7. Strength For Runners
A great way to start strength training is by choosing the Strength for Runners class from the peloton app.
You can find those classes in the “strength” category, then filter “strength for runners”.
Strength for runners is a series of classes with Matt Wilpers and Becs Gentry where they teach exercises designed to work on muscle strength.
Each class uses weights, as well as bodyweight exercises, and lasts between 5 to 30 minutes.
Why this class?
As a whole, this class is good for endurance because it triggers muscle adaptations that help to improve running strength and stability.
It not only helps to work on the muscles that aren’t engaged during the endurance run, but also helps to do the higher mileage easier.
In other words, lifting more weight helps to run longer with a better running economy. It also prevents injury and strengthens the joints and ligaments that are exposed to impact with every stride.
What I like about the strength for runners peloton is they have over 80 classes with a huge variety of exercises.
You see several variations of weighted lunges, squats, deadlifts, and jumps. This helps to target the muscle from a variety of angles.
- You may feel strong in doing forward lunges, but doing side lunges challenge different muscle groups.
- You may be comfortable with the back squad, but doing the goblet squad changes your alignment, therefore, involves using different muscles.
Working in all anatomical planes (sagittal, horizontal, and frontal) helps to target those stability muscles that aren’t involved when you run (or lift) in a straight line.
8. Glutes and Legs Strength
Another great option from the strength series is a peloton glute workout in the strength category. It will give you over 240 classes focused on your legs.
This is a series of classes that range between 5 to 45 minutes, all focused on building your glutes, as well as quads, hamstrings, and calves.
Each workout consists of 3-4 circuits where you do 4 exercises back to back with a rest in between the rounds.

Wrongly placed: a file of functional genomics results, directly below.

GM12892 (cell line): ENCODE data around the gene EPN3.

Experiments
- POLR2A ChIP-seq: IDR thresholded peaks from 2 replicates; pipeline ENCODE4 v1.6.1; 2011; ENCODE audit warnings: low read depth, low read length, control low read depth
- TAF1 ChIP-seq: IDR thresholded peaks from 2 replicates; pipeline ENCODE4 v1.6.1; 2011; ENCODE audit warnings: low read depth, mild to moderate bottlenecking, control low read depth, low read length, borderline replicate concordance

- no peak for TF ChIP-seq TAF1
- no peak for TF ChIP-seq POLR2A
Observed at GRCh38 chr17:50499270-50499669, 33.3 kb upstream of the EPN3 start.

Why this class?
Glutes are important for running. Doing 5-10 minutes of Glute and Leg workout directly before your endurance running session.
You can add a short sequence that activates the muscles and helps with keeping better stability during the run.
Plus, you may like this class because it focuses only on the lower body moves.
Doing lower body exercises back to back mimics the supersets, which increases the time under tension and leads to better muscle protein synthesis.
When it comes to burning calories, full-body workouts are king. Not only do they engage more muscle fibers (which requires more energy) but they also increase the metabolic rate.
However, for endurance training, the goal of the strength component is not to burn more calories but to build muscle.
That’s why focusing on just the leg workout or just the core will help to stimulate MPS (muscle protein synthesis) and trigger hypertrophy response (Krzysztofik et al. 2019).
This means if you’re already running for a number of days in a week, it’s better to focus your strength on one specific muscle group, instead of adding full-body circuit training.
9. Core Strength
Core strength is often neglected by endurance athletes.
However, having a strong core not only helps you with better posture but also reduces the injury rate and prevents back or hip pain.
A peloton core strength is a collection of over 500 classes that target abdominal muscles. The classes last between 5 to 30 minutes.
Why this class?
In general, core strength is good for endurance because it helps to maintain a good length-tension relationship between the pelvis and lumbar spine.
It also makes it easier to maintain a good posture throughout the run or cycling event.
Lower back pain is one of the most common problems among long-distance cyclists. And the biggest reason for that is weak abdominal muscles that stabilize the pelvis and lumbar spine (Streisfeld et al. 2017).
Another big reason is the bike setup. In either way, having a strong core is important. To learn more about how to reduce your back pain, check out my article “does peloton cause back pain“.
As you can see, there are several ways that peloton can improve your endurance training.
Not only it has a variety of long-distance rides, but it also has a collection of strength and power workouts.
To build muscle endurance the most important is the mileage on the road. This means doing easy runs (or rides) but more often.
The next best thing is adding strength training that can be done either in the gym or at home.